Carpal Tunnel Relief
CARPAL TUNNEL SYNDROME
Carpal tunnel syndrome is the result of median nerve impingement and irritation. There are two common locations where this irritation occurs – in the wrist (true carpal tunnel syndrome) and further up in the forearm (pronator teres syndrome). The source of the irritation is important, because it will dictate the best course for treatment to get you out of pain and back to full function.
Our chiropractic doctors are trained to find and identify the source of irritation for your carpal tunnel symptoms. Relief can happen with the right treatment. If you have been diagnosed or have symptoms of carpal tunnel syndrome, call today to begin the path to feeling better.
TRUE CARPAL TUNNEL SYNDROME
True carpal tunnel syndrome is caused by an irritation of the median nerve as it passes through the wrist at an area known as the carpal tunnel. Along with the median nerve, there are several tendons that pass through the carpal tunnel and into the hand. Over time and with repetitive movements of the fingers and wrist, scar tissue starts to develop in the carpal tunnel and the nerve can become irritated. When the nerve is irritated it causes symptoms of pain, numbness, tingling, and weakness, primarily in the first three fingers (thumb, pointer finger, and middle finger) of the hand.
This condition can be problematic and will limit your ability to perform activities with the affected hand. We see carpal tunnel syndrome most often in people who are required to do frequent, repetitive movements with the fingers, such as an office worker or secretary that performs a lot of typing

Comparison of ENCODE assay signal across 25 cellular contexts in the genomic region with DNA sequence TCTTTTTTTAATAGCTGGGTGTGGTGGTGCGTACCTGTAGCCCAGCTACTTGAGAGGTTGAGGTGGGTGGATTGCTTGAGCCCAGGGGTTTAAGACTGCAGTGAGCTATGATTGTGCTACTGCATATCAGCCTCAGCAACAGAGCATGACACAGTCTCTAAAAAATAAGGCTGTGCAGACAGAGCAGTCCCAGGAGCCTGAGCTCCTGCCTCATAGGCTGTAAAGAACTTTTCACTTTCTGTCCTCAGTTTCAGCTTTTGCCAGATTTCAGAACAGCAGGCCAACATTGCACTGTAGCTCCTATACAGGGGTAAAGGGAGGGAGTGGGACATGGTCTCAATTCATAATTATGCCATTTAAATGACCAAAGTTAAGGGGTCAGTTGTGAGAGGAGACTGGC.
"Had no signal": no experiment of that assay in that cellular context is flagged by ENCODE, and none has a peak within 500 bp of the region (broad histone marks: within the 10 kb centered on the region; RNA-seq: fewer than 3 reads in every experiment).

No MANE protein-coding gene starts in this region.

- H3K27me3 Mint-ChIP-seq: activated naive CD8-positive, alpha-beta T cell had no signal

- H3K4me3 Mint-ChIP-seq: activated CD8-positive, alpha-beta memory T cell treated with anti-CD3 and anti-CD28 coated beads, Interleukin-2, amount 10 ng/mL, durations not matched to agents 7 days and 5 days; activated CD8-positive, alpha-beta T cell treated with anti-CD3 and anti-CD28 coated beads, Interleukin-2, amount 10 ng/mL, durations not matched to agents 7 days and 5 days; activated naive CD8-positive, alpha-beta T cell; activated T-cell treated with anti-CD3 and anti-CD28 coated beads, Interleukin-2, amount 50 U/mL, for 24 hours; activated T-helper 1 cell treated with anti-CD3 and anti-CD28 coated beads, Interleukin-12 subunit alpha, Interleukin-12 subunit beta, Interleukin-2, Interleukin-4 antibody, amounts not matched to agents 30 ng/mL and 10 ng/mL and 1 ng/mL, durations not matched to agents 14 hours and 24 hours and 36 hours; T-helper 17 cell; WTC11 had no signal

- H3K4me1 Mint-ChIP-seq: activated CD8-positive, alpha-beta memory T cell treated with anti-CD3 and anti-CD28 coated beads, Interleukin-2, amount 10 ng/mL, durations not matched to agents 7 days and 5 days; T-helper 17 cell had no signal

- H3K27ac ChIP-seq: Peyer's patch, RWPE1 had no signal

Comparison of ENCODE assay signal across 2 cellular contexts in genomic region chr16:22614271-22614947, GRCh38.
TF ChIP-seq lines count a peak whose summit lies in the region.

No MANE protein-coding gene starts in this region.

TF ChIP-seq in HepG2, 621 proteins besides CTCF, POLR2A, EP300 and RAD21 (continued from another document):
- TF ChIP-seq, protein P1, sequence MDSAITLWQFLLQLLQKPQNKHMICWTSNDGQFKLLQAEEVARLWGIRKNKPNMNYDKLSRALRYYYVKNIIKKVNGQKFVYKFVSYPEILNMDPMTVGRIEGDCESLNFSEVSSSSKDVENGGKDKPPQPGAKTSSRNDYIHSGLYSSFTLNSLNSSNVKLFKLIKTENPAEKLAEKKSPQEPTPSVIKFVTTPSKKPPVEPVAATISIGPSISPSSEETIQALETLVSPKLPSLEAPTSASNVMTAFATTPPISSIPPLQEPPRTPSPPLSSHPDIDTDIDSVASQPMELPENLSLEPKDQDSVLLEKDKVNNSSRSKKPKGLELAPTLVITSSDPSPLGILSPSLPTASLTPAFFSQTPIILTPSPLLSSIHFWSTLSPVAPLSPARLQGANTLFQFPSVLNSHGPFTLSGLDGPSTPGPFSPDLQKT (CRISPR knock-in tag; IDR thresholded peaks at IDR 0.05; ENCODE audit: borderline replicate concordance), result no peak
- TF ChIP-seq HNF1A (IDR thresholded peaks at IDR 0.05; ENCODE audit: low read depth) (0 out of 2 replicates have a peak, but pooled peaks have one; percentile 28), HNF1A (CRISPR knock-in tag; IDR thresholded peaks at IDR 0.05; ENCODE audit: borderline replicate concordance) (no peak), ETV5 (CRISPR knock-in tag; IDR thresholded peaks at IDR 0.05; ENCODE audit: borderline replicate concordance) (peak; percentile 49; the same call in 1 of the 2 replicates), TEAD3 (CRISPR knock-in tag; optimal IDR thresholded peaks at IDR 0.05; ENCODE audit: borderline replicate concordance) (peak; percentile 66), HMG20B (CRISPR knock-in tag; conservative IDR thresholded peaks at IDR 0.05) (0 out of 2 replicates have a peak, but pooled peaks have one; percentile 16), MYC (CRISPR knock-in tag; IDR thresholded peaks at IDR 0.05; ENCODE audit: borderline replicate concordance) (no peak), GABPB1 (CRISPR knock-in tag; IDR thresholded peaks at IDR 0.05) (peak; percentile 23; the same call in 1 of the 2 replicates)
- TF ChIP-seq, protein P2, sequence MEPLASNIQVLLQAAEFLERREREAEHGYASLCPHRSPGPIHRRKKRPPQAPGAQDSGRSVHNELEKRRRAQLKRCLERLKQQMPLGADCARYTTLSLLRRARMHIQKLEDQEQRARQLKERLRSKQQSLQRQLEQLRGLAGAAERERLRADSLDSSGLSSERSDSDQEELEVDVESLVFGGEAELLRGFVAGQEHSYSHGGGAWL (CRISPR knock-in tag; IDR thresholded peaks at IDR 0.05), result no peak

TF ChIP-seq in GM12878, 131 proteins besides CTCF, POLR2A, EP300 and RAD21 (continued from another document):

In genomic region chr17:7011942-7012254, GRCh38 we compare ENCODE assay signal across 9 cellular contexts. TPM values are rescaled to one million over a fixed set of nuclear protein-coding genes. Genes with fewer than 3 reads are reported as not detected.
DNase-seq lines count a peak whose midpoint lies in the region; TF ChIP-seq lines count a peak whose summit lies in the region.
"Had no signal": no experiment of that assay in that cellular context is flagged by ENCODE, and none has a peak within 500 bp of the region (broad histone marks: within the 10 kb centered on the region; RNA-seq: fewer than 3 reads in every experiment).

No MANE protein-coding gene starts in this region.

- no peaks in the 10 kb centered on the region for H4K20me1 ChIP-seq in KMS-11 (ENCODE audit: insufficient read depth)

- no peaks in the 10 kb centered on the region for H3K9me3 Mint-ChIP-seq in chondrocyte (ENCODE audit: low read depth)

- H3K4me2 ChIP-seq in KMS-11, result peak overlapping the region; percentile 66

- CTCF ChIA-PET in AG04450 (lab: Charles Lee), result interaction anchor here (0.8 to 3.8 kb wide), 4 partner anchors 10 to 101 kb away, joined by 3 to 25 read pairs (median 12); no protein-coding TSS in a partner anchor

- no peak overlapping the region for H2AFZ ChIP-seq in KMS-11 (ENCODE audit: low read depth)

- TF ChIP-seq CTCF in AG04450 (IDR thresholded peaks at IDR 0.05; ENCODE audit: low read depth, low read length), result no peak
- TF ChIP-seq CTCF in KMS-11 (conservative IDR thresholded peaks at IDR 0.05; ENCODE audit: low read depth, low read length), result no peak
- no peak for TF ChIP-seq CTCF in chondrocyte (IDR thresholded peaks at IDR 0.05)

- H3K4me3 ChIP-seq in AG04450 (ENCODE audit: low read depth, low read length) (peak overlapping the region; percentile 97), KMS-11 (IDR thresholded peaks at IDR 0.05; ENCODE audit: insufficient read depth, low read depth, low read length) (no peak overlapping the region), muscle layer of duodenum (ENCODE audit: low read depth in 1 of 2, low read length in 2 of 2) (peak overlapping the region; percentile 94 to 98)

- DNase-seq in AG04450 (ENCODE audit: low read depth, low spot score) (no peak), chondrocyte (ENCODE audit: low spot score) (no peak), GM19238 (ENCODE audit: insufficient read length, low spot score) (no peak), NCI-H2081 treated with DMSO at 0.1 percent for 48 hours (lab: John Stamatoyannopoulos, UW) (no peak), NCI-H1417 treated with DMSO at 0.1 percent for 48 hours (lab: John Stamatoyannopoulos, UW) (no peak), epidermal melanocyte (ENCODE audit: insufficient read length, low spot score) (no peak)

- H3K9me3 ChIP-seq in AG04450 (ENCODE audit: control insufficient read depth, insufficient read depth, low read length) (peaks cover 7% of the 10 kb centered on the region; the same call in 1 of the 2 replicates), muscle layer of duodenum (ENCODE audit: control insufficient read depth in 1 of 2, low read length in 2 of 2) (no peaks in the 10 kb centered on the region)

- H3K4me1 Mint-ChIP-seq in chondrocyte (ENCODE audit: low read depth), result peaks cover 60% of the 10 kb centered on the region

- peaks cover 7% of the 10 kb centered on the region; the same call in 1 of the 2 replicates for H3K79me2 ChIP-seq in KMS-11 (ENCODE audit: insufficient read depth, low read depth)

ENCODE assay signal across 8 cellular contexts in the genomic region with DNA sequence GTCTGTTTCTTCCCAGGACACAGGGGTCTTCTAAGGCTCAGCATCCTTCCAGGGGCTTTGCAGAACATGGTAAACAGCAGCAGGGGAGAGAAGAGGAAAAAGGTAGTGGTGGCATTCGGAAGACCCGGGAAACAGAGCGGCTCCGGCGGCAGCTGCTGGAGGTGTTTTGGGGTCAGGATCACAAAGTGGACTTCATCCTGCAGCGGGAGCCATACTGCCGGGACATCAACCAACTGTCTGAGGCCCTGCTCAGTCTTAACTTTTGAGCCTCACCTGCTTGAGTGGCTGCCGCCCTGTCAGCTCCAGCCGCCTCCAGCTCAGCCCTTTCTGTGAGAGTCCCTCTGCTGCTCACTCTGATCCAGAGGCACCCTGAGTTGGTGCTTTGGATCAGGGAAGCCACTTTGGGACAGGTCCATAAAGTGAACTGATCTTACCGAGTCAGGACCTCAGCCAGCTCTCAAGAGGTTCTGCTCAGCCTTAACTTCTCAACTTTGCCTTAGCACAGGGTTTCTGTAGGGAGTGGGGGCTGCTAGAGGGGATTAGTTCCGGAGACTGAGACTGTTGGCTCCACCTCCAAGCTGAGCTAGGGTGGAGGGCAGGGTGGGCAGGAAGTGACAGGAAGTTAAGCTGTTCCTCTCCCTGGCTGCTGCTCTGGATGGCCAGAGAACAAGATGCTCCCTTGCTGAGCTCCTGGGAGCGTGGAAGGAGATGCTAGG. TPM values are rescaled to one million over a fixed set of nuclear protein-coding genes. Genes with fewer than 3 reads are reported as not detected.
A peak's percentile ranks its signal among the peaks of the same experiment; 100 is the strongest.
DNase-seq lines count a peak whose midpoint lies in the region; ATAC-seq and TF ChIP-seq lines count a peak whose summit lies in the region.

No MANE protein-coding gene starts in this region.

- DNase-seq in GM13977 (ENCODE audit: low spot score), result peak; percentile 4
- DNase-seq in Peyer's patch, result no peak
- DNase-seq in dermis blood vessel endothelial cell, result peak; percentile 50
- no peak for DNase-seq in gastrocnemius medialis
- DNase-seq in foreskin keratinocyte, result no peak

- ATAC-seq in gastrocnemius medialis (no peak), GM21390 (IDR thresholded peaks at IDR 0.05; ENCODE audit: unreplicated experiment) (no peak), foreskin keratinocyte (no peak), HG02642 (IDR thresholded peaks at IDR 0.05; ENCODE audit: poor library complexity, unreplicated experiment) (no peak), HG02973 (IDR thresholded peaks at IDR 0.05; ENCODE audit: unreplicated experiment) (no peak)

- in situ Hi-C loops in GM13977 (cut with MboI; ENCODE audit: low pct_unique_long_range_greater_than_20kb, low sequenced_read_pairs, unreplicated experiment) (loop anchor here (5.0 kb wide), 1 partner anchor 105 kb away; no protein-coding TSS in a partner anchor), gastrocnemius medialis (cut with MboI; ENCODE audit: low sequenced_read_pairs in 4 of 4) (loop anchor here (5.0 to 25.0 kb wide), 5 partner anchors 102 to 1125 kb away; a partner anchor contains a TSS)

PRONATOR TERES SYNDROME
The symptoms of pronator teres syndrome are identical to those of carpal tunnel syndrome. The difference is the location of the nerve impingement. With pronator teres syndrome, the median nerve is pinched and irritated in the upper forearm where a muscle called the pronator teres passes over the nerve. The pronator teres helps you turn your hand from palm up to palm down.
When this muscle is overly tight, it pinches on the nerve below it and causes the symptoms of pain, tingling, numbness, and weakness in the hand. Just as with carpal tunnel syndrome, pronator teres syndrome is a repetitive overuse problem in which frequent movements cause irritation and scarring. With the right treatment, the scar tissue can be better aligned and strengthened to prevent pain and other symptoms of median nerve irritation.